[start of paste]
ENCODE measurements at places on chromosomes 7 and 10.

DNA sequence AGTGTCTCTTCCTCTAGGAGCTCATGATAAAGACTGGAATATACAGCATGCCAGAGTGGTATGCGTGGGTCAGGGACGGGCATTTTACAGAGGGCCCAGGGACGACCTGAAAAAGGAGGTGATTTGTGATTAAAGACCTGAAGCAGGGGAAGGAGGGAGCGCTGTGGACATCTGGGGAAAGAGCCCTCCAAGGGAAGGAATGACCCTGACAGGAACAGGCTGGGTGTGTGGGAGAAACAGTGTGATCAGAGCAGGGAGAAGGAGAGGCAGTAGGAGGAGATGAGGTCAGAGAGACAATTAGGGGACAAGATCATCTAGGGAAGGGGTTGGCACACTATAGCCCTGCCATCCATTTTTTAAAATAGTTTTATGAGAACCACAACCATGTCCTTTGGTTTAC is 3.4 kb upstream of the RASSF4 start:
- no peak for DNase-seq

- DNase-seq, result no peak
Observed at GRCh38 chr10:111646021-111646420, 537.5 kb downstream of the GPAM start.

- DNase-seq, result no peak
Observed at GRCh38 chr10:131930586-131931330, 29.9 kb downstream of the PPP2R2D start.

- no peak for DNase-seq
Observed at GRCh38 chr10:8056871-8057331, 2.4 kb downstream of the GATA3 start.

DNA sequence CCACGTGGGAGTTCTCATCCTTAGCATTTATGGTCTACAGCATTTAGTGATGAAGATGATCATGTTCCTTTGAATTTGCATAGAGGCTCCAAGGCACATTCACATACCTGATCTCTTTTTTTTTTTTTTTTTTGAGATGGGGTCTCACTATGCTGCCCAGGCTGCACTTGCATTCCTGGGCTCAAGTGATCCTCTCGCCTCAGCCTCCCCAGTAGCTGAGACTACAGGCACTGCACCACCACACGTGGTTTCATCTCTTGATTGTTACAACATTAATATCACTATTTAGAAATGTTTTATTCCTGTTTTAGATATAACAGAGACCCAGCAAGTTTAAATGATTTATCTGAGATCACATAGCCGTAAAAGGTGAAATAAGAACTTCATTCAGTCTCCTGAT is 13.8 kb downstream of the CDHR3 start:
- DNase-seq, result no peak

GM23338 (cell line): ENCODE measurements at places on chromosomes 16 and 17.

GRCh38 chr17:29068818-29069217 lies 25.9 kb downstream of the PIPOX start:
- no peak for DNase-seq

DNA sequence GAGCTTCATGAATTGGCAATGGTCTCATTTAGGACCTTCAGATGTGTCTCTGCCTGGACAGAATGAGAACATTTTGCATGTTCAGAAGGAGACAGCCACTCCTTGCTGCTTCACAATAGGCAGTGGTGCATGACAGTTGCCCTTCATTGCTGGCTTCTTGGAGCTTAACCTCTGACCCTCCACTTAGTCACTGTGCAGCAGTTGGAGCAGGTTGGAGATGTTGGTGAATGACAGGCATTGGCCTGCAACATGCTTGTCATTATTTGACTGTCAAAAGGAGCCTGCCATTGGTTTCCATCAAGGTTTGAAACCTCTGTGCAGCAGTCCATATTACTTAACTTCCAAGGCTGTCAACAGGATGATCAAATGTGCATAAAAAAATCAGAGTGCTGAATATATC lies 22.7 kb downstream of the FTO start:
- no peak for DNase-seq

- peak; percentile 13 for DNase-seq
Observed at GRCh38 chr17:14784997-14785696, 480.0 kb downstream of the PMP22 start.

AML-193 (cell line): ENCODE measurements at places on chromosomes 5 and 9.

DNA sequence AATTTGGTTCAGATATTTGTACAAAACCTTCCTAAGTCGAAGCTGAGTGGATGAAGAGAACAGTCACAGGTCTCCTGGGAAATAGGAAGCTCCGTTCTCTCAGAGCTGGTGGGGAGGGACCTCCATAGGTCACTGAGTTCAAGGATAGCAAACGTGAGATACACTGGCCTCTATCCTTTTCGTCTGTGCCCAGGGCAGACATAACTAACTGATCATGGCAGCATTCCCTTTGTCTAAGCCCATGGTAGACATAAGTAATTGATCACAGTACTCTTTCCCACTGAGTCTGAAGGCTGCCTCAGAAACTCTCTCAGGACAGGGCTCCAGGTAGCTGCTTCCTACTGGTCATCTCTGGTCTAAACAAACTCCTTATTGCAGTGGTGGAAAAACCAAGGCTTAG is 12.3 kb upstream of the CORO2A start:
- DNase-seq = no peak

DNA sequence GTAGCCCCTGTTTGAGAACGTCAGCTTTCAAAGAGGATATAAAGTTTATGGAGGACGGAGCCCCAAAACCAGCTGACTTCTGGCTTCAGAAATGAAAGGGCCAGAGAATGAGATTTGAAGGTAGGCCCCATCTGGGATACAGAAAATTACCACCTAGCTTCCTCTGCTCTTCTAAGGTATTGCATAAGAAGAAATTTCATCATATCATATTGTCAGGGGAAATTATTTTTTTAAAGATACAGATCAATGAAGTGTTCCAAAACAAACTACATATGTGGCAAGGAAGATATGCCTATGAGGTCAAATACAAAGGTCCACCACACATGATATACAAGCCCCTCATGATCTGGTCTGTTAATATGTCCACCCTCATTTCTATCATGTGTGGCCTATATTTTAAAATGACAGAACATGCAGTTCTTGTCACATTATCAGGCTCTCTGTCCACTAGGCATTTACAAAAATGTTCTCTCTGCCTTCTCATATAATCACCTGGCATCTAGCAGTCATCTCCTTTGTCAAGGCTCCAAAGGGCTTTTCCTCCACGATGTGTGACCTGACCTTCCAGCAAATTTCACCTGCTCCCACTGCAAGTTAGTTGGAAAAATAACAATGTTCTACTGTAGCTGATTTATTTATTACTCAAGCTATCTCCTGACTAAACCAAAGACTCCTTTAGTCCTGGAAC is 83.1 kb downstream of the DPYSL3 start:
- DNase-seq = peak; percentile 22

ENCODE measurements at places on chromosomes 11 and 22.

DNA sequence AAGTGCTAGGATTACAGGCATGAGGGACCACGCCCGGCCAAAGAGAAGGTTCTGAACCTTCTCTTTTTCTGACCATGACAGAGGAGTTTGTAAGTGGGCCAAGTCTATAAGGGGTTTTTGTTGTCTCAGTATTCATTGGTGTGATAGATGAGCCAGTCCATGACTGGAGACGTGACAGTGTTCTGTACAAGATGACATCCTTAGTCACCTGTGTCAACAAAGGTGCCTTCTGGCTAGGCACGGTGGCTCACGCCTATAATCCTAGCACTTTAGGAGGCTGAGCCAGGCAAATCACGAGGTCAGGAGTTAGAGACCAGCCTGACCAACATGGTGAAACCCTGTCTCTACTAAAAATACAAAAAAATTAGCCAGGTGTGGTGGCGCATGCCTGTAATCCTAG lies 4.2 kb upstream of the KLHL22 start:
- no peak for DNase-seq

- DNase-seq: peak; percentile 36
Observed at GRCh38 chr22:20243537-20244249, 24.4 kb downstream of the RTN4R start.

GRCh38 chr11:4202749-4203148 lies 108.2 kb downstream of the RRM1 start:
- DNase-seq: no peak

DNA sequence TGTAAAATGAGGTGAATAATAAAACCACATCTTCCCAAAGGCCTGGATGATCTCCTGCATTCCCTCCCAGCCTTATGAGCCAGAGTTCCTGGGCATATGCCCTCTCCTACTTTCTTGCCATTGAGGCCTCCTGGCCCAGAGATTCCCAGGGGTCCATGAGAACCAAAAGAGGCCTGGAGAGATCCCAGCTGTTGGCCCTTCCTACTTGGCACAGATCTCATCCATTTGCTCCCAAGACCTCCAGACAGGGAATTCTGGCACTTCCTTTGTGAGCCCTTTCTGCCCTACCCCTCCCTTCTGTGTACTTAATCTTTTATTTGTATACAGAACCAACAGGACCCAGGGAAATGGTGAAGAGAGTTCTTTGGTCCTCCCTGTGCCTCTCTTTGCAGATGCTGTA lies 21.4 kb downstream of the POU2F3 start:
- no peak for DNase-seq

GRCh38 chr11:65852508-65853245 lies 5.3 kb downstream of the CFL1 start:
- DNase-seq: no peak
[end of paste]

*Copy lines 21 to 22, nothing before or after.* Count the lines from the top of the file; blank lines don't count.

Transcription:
- DNase-seq = no peak

DNA sequence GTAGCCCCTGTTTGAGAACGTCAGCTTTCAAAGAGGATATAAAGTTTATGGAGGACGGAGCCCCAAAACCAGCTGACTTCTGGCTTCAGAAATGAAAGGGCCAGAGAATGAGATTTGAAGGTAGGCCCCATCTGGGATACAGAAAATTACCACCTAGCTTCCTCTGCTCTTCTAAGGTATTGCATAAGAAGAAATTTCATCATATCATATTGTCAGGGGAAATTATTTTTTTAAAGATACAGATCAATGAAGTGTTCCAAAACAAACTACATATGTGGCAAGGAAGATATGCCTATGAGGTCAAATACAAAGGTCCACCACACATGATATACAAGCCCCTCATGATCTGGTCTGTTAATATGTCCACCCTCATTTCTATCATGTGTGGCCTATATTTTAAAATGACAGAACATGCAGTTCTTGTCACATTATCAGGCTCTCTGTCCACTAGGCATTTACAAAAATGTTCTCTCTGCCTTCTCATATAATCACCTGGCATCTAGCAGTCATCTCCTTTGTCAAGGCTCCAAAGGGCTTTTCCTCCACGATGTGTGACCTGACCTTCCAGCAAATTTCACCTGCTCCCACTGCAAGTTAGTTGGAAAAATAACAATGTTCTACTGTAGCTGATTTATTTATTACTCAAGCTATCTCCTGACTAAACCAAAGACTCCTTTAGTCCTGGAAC is 83.1 kb downstream of the DPYSL3 start: